Diplomas & Graduation Policies Q & A

Diplomas & Graduation - Policy Q & A

Student Engagement

December, 2014
Ana M. Damme, Natalie Hoff, & Reece L. Peterson, University of Nebraska-Lincoln

This policy Q & A addresses the topic of the legal requirements for diplomas and graduation. A downloadable/printable PDF of this Q & A is available here.

List of Questions - click any question to jump straight to the answer

What legal document describes school regulations and procedures for accreditation?

Each state department of education has a document stating the required rules, regulations, and standards that their schools must follow. These documents are individualized to each state and might vary considerably from one state to the next. Therefore, it is important to become familiar with your state’s rules and regulations. In Nebraska, the Department of Education drafted Rule 10: Regulations and Procedures for the Accreditation of Schools (Title 92, Nebraska Administrative Code, Chapter 10). The most recent revision became effective September 15, 2012 and all high schools are required to adopt and implement the graduation requirement regulations by the beginning of the 2014-2015 school year (003.05A).

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What is the national graduation rate?

On a national level, approximately 70% of all students graduate from high school (U. S. Department of Education, 2009). However more recent reports seem to indicate that this rate is increasing. The U.S. Department of Education reported that the current national on time graduation rate was 81% with ethnic subgroup averages ranging from 93% for Asian/Pacific Islanders to 68% for Black and Native American students (National Center for Education Statistics, 2014). In Nebraska 86% of all students graduate from high school, which makes Nebraska the 4th ranked state in the nation for graduation rate. Unfortunately, only 70% of youth with disabilities graduated from Nebraska high schools and only 52% of students with limited English proficiency graduated. Also, only 78% of students with economic disadvantages graduated from Nebraska high schools. It is important to note that these are just averages and graduation rates are subject to vary considerably across states and across school districts and schools within Nebraska, specifically. Thus, each district should keep track of their individual graduation rates and look for ways to improve them. 

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What are the graduation requirements?

Each state department of education reserves the right to create their own graduation requirements.  However, some states such as Colorado, Iowa, and Kansas do not have state requirements (National Center on Secondary Education and Transition [NCSET], 2003); in these states it is up to the local education agency (LEA) to establish requirements. Within state-determined requirements, individual school districts, or LEAs, can exercise some liberty in terms of the specific courses required, the curriculum used, and additional graduation requirements on top of those appointed by the state. For example, the Nebraska Department of Education Rule 10 states that high school students must acquire a total of 200 credits, ninth through twelfth grade, in order to graduate. Of those credits, 80 percent must be from core curriculum classes (003.05). Additionally, in Lincoln Public Schools, high school students also must pass the Reading and Writing Demonstration Exams in order to be eligible to graduate.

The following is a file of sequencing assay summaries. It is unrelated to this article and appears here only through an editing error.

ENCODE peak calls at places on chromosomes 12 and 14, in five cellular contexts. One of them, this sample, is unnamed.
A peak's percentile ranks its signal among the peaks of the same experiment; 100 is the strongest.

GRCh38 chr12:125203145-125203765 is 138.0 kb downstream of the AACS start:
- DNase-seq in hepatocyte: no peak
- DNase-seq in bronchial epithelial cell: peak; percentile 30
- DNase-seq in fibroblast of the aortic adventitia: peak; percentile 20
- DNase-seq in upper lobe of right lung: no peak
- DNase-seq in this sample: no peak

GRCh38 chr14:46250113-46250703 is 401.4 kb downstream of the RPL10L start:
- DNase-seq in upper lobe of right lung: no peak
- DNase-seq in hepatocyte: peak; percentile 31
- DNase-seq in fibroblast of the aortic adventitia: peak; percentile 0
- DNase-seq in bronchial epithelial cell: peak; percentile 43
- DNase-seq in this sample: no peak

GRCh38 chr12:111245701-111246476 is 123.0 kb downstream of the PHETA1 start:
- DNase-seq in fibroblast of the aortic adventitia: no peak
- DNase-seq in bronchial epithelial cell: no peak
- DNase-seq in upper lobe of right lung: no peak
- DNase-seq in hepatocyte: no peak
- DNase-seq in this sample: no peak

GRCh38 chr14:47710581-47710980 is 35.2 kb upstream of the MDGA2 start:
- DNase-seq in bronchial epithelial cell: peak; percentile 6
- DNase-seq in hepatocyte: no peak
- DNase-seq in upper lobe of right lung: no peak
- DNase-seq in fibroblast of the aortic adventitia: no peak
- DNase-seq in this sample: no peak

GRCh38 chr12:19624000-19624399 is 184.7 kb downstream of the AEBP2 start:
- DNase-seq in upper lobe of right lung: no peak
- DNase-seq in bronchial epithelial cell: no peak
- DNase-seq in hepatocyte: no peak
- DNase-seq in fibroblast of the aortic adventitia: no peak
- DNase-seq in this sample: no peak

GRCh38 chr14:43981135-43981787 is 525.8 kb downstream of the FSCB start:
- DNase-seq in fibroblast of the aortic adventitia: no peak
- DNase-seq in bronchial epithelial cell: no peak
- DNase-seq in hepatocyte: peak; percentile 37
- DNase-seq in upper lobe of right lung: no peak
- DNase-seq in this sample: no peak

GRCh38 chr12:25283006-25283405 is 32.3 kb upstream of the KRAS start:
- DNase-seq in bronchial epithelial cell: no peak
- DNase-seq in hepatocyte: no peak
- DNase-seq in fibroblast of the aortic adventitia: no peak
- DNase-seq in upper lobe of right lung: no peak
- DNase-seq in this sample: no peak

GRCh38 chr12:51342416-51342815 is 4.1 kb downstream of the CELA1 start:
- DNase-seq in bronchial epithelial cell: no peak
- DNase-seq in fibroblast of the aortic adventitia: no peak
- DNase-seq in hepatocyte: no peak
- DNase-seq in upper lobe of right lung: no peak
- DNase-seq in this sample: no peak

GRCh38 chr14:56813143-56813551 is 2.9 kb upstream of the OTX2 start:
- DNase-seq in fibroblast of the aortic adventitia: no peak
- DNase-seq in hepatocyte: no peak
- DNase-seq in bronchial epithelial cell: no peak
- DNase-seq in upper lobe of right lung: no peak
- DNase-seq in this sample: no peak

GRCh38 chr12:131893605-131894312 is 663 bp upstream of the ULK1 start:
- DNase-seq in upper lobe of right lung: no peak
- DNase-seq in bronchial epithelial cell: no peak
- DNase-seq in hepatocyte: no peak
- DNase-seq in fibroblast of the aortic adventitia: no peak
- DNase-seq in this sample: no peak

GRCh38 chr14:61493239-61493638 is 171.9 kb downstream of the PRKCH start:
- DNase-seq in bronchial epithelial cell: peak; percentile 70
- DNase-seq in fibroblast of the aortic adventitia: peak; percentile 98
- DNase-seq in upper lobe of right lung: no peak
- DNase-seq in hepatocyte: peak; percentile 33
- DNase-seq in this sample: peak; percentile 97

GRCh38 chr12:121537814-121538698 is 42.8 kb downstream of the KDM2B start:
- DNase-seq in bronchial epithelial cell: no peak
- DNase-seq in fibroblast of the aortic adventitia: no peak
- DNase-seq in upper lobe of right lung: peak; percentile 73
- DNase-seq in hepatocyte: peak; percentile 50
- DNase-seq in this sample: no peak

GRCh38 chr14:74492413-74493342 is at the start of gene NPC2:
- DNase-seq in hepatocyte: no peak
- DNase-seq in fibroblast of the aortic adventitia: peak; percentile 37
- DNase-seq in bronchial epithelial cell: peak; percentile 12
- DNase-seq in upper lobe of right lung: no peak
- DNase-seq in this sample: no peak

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What is the core curriculum?

Core curriculum is a term used in Nebraska to describe the curriculum that all students must complete in order to graduate. It is not related to the national discussion of the “Common Core Curriculum” which is a controversial curriculum guide that has been adopted by some states. Each state may determine the curriculum requirements for graduation, and how much latitude districts have within any state requirements.

In Nebraska, students need 200 credits to graduate, but only 80 of those must come from this “core curriculum”. The remaining 120 credits are “electives” that can be chosen by the student based on interest and future goals.  Examples of these classes might include choir, band, foreign language, or mechanics. In Nebraska, the required core curriculum might include, but is not limited to, the following (003.05A) (79-729):

  • 40 credit hours of language arts with course content focusing on composition, verbal communication, literature, research skills, and technical reading and writing (003.05A1)
  • 30 credit hours of mathematics with course content focusing on algebra, geometry, data analysis, and probability (003.05A2)
  • 30 credit hours of science with course content focusing on biology, earth/space, physical science, laboratory, and science inquiry (003.05A3)
  • 30 credit hours of social studies/history with course content focusing on civics/government, geography, United States and world history, and economy (003.05A4)
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Do all students have to follow the core curriculum plan to receive a diploma?

In Nebraska, a student’s individualized education plan (IEP) may prescribe a different course of instruction.  For example, in some schools, students who qualify for Special Education are exempt from the reading and math demonstration exams, which are additional graduation requirements in some districts. In these situations, students with an IEP take classes that teach the same basic skills as are measured on these exams, thus, demonstrating knowledge in these areas. It is said that these students then graduate in accordance with their IEP requirements. These requirements and exceptions are the same for ELL students as well. ELL students in special education follow the special education requirements and those ELL students without a special education verification must meet the school’s core requirements.

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Can students with an Individualized Education Plan (IEP) and a later graduation date attend graduation ceremony with their class?